'Overwhelming' support for school consent classes by parents

'Overwhelming' support for school consent classes by parents

An “overwhelming” number of parents want teenagers to be taught how to understand consent as part of fact-based relationship and sex education (RSE), according to the National Parents Council Post-Primary (NPC-PP).

As previously reported by the Irish Examiner, a programme of consent classes are to be rolled out in post-primary schools in early 2020 following the success of the workshops in universities.

“We’re supportive of this,” said Paul Rolston, NPC-PP’s communications director.

“We consulted with a number of student unions at third level who told us they encounter these issues with students as soon as they land in the door of first year.”

The NPC-PP previously conducted a survey of parents as part of the ongoing review into the RSE curriculum, Mr Rolston added.

“An overwhelming number of parents were of the view that they want proper, informed and factual information around RSE so that their children can make informed decisions,” he said.

“The RSE survey saw well over 1,000 responses and showed a demand from parents for factual information to be taught in schools, and that includes teenagers understanding about asking and giving consent.”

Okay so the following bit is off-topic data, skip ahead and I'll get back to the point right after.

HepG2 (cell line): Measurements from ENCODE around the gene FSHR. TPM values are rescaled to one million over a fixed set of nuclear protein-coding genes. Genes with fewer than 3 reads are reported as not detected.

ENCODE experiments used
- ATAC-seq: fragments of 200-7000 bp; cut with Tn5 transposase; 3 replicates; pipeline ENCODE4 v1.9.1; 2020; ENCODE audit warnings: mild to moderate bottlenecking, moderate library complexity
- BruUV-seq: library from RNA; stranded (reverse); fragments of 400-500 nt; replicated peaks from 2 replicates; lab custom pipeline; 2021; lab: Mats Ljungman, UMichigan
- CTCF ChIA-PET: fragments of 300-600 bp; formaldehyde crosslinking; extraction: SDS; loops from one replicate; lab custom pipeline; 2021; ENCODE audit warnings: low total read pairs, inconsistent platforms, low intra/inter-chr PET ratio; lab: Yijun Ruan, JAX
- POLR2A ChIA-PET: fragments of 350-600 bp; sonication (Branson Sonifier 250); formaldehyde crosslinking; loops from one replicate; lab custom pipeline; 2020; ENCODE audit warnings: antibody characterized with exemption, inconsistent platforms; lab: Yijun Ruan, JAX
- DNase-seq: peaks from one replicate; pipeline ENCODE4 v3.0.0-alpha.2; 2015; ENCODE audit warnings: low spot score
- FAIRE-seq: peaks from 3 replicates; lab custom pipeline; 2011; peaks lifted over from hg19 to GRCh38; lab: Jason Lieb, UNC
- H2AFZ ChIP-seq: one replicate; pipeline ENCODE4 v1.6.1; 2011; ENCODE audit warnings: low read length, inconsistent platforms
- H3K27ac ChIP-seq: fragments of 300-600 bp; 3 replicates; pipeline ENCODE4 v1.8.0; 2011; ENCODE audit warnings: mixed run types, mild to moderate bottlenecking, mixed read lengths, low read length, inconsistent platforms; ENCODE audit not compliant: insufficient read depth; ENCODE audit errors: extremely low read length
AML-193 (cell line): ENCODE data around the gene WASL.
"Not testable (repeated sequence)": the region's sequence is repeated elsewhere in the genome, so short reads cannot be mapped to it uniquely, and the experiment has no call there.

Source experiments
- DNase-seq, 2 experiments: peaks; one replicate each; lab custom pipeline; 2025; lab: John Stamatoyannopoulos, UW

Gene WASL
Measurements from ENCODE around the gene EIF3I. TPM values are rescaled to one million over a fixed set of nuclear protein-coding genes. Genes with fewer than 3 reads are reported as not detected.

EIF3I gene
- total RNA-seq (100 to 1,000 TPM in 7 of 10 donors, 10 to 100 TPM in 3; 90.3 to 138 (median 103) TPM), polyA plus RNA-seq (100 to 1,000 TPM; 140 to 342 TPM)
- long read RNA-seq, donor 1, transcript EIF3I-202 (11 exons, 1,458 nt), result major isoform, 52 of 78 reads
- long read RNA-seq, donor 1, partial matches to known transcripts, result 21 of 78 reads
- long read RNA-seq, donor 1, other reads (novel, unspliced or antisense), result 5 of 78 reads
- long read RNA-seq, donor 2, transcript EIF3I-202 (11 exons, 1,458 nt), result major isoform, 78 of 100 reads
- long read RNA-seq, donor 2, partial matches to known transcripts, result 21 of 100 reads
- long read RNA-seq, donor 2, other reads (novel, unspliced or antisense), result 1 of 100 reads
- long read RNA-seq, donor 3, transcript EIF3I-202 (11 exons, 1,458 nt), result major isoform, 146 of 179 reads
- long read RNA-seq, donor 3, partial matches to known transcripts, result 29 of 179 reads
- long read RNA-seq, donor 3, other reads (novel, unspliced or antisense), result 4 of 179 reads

When asked what age students should be when taking the class, Mr Rolston said: “The general advice is that when your child starts asking questions, that is the best time to engage with facts and information.

It can be difficult for some parents to engage with their children on the topic and might leave it to the school.

However, more and more teenagers turn to the internet with their questions and could be at risk of picking up “misinformation”, said Mr Rolston.

Schools should consider holding information nights for parents ahead of any such classes, to give them an idea on how to handle any questions or queries their children might have, he added.

“Schools are autonomous but we believe the roll-out of such classes should be done in consultation with parents,” said Mr Rolston.

Teens learn best from discussions that link the home with school.

As previously reported by this newspaper, the number of students attending ‘Smart Consent’ workshops on college campuses last year skyrocketed by more than 600%.

This was due in part to a number of high-profile rape cases.

More than 4,000 college students have taken the voluntary workshop since it was first launched in 2015.

Following that success, the Smart Consent workshops will be launched in schools in early 2020.

Pádraig MacNeela and Siobhán O’Higgins, from NUIG’s School of Psychology, part of a team that developed the workshops, said that the programme has been adapted to suit the age profile of school students.

“We’ve started to redevelop workshops and test them out in schools, working with parents being on board and being the allies you want them to be,” said Mr MacNeela.

The organisers say they now plan to work with various networks and groups to reach young people aged between 16 and 24 years old through third level, second level, and in sports clubs.

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